Informal funding 'can support' real economy

Updated: 2011-12-16 09:21

By Wang Xiaotian (China Daily)

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BEIJING - Informal finance can be a "helpful" tool to support the development of the real economy, said People's Bank of China Governor Zhou Xiaochuan on Thursday.

Informal funding 'can support' real economy

A worker welds equipment at a factory in Shandong province. A top policymaker said China must focus on the growth of the real economy and discourage speculation.[Photo/China Daily] 

"If it can bring its advantage of better access to information, then it can become a helpful supplement to formal finance and the real economy," he said at a forum held by Caijing magazine.

Regulators have been unsettled by events in some areas such as Wenzhou, Zhejiang province, where entrepreneurs involved in underground banking and usurious lending could not repay their debts, causing financial disorder.

"Those illegal activities (usury) will not be protected," Zhou said. "Those engaged in informal finance should play a positive role in supporting the real economy."

Zhou urged the financial sector to provide more support for the real economy, and he said that regulators should be wary of financial products that don't serve that purpose.

"When we develop a financial product, the first thing we should take into consideration is whether the real economy needs it. If only some financial traders care about the product, that means it is too far removed from the real economy."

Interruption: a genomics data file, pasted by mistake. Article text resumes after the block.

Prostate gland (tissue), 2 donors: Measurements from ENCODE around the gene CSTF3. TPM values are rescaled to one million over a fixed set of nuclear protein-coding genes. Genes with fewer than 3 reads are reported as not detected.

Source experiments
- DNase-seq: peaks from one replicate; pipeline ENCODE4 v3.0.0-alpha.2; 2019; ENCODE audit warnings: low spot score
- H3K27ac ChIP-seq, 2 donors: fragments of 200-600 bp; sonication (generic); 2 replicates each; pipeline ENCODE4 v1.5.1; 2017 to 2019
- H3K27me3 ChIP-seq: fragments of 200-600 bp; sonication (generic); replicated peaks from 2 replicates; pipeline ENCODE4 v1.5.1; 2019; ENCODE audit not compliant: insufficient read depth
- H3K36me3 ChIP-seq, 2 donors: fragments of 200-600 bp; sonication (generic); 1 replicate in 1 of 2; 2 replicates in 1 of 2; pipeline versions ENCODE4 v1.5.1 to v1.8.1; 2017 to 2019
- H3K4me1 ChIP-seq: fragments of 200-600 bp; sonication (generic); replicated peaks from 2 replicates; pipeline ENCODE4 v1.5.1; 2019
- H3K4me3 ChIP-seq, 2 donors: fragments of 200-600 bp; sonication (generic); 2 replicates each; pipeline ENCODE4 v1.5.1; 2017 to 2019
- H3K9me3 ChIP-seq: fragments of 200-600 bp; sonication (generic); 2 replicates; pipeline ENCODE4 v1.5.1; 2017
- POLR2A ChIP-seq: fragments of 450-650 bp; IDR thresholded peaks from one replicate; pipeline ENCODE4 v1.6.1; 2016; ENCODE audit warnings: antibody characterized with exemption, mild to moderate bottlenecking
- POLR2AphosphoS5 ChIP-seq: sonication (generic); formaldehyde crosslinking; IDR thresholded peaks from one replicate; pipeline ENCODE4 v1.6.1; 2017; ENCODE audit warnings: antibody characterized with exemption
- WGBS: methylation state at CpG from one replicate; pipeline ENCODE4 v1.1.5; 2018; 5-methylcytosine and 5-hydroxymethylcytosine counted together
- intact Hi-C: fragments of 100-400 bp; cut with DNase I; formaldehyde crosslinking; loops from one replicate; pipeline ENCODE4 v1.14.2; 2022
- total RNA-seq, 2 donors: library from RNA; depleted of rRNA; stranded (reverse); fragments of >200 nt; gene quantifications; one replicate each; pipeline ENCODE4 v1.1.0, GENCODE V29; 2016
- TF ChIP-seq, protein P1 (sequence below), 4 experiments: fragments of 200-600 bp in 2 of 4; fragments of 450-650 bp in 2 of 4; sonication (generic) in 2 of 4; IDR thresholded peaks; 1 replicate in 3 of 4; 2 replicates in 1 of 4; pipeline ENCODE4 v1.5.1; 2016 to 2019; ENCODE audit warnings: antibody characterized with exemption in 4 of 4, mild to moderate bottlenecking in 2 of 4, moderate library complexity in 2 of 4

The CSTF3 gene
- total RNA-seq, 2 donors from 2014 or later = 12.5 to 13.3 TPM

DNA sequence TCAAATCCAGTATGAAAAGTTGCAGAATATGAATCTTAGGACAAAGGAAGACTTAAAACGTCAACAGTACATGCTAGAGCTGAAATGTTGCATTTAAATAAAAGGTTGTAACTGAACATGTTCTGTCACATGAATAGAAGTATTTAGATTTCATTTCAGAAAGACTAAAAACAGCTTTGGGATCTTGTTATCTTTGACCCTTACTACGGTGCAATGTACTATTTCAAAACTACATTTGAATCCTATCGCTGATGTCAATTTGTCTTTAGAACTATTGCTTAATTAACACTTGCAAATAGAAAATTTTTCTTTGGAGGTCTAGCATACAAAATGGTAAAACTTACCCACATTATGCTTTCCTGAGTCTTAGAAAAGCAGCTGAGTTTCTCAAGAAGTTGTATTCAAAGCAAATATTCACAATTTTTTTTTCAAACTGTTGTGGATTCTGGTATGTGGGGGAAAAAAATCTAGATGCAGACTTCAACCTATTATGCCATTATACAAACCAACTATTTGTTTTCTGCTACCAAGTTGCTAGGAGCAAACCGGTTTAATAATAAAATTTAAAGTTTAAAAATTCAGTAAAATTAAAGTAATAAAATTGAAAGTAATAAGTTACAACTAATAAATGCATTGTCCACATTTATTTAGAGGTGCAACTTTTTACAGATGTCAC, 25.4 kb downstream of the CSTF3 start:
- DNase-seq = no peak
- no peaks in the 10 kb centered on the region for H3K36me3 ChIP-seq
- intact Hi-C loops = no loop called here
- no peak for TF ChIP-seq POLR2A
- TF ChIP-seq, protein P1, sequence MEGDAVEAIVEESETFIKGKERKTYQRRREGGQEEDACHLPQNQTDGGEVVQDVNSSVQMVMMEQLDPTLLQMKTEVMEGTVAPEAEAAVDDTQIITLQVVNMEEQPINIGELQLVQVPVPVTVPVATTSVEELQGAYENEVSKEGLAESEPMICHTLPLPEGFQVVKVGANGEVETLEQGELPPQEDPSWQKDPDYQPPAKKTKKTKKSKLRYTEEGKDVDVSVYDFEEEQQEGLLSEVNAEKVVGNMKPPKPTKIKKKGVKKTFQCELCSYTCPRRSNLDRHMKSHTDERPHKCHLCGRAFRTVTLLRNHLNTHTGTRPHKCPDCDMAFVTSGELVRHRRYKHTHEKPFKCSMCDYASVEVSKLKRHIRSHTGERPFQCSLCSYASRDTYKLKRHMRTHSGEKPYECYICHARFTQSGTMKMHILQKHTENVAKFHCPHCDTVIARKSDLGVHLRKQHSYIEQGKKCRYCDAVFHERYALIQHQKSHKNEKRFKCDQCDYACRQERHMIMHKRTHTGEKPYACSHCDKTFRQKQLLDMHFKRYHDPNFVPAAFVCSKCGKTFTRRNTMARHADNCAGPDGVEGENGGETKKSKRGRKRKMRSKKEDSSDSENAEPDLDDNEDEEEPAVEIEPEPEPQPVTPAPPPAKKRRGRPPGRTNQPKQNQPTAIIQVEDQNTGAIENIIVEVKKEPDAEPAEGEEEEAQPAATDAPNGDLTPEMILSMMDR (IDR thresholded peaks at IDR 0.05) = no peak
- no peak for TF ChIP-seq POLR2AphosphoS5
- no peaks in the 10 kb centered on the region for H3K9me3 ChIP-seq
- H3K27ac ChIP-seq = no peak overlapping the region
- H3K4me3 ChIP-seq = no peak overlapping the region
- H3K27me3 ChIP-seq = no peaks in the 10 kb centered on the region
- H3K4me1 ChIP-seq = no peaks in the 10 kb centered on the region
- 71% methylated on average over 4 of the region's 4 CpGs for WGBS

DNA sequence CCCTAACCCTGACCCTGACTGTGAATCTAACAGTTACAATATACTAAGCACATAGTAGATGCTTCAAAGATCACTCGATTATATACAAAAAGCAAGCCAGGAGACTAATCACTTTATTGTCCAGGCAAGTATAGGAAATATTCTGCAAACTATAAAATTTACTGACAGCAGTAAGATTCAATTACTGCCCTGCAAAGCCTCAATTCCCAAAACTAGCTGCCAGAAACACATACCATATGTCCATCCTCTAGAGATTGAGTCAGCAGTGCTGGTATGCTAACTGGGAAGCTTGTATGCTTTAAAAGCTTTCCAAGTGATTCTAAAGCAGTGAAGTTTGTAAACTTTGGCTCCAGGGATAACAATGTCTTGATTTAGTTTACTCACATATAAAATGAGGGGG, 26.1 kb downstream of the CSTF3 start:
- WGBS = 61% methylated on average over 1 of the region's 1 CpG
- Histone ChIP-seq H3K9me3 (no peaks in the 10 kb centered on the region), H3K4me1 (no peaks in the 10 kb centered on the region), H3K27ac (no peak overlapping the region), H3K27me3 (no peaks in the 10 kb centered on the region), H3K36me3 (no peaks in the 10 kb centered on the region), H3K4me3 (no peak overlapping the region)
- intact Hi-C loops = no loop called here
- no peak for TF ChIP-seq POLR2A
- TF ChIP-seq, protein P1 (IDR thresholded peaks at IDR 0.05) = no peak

China must concentrate on the growth of the real economy and fend off speculation, said Yang Weimin, deputy head of the Office of the Central Leading Group on Financial and Economic Affairs, a government policy-making body.

In the first year of implementing the 12th Five-Year Plan (2011-2015), "one thing we need to watch carefully is that there have been signs that our economy is escaping away from the real economy", said Yang.

He said that the solid foundation of China's real economy had minimized its pain from the global financial crisis, compared with its Western counterparts.

However, starting this year, many enterprises, both private and State-owned, had become reluctant to concentrate on their core businesses and turned to "speculation" on capital in the asset markets.

Financial institutions were hardest-hit by the financial crisis, and their insufficient support of the real economy has been sharply criticized, said Zhou.

He said private financing could be an efficient supplement to the real economy, due to its advantages in rapid information flows between lenders and borrowers.

"We are very glad to see that the Central Economic Work Conference has encouraged enterprises to develop the real economy and cool down the virtual economy as well as the real estate sector," said Wang Tao, head of China economic research at UBS Securities Co Ltd.

She said that increasing land prices might dampen the enthusiasm and ability of companies to develop their business.

Other long-term structural problems such as the distortion of energy prices and excessive government intervention in resource allocation would also restrict the development of the real economy.

Wang said that the most important task facing China is to restructure its economy for sustainable growth, given the long-term weakness of external demand caused by debt crises in the developed world.

Shoring up domestic demand in the world's second-largest economy will be a "strategic basis" for the nation to stay on the track of sustainable growth, said Zhou.